Thursday, July 15, 2004

Warren Sparrow Gold Stars

Betsy and Ellouise started the ball rolling, and now another great writer from the class of '54, Warren Sparrow (of The Rambler fame) shares these thoughts with us:


By Warren Sparrow

Once upon a time there was no television. My first memory of television came flooding back as the reunion tour bus slowed at the intersection of South Boulevard and Park Avenue, once the commercial heart of Dilworth. One block west on Park Avenue was a hardware store. Hardware store? Indeed, I remember the Park Avenue Hardware Store. It was five blocks from where we lived in the Olden Days. It was where I first saw television. Mind you, it was not Uncle Miltie. It was a "test pattern," the profile of an Indian, complete with feathers. Night after night I stared through the store-front window, transfixed and unable to understand what I was seeing.

The bus turned left from South Boulevard onto Park Avenue and headed east toward Dilworth School, turning away from direction of the hardware store. Ahead were more places to see, more things to remember. As the bus covered the two blocks to the school I forgot about the Indian head.

Dilworth School today does not look like the Dilworth School where I learned to read, "See Spot run." It is where we had prayer in the school every day. It is where we had a Bible Notebook complete with gold stars for Sunday School and church attendance.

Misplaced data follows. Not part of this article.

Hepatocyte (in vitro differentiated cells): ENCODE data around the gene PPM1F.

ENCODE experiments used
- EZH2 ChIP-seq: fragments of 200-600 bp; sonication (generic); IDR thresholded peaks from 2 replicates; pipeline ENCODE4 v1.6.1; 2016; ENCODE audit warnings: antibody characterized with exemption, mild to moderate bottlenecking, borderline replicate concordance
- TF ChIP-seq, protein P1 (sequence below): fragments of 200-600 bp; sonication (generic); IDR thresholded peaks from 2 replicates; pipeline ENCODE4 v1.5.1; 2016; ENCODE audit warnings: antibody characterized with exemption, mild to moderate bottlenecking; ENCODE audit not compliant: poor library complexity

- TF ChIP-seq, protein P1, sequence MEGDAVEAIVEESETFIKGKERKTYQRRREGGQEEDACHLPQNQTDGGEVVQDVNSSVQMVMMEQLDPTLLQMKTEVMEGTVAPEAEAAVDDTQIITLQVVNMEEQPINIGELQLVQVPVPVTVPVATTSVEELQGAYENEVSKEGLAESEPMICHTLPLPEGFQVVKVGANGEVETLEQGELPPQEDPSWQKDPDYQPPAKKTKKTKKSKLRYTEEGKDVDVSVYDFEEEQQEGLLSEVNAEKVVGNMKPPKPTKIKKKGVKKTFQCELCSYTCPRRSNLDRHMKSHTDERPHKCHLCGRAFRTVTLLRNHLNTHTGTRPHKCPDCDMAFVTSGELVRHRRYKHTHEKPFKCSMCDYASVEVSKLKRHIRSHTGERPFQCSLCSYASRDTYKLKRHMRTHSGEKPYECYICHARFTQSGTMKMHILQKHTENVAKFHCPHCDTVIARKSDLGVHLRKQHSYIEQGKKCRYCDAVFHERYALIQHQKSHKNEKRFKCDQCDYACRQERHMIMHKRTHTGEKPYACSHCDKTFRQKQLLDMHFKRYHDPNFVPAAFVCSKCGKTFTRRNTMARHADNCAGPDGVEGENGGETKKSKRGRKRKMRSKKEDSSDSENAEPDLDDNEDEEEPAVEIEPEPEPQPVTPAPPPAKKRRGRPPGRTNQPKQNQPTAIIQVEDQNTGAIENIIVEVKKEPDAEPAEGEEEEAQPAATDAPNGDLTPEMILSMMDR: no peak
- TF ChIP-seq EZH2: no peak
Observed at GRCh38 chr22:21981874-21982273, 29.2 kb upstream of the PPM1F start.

The bus turned right onto Euclid Avenue, meandering through the streets of my youth. We played football in those streets. The bus lumbered past the home of the 1954 commencement speaker, then Superior Court Judge William Bobbitt. In those days he lived across the street from Jane Thornhill. We played spin-the-bottle at Jane's house. Judge Bobbitt moved from Charlotte to Raleigh when he was appointed to the North Carolina Supreme Court. When he retired from the bench, he was the court's chief justice.

When the bus returned to the DoubleTree, I felt that something special had happened during the tour. Folks were chattering away, eager to talk about places, people and things they remembered. Throughout the ride there was an underlying sense of goodwill, a sense of genuine interest in each other. It was joyous.

Indeed, the weekend was one to remember. Perhaps you wish there had been more time to learn more things. I do. I want to know what happened to the Indian head.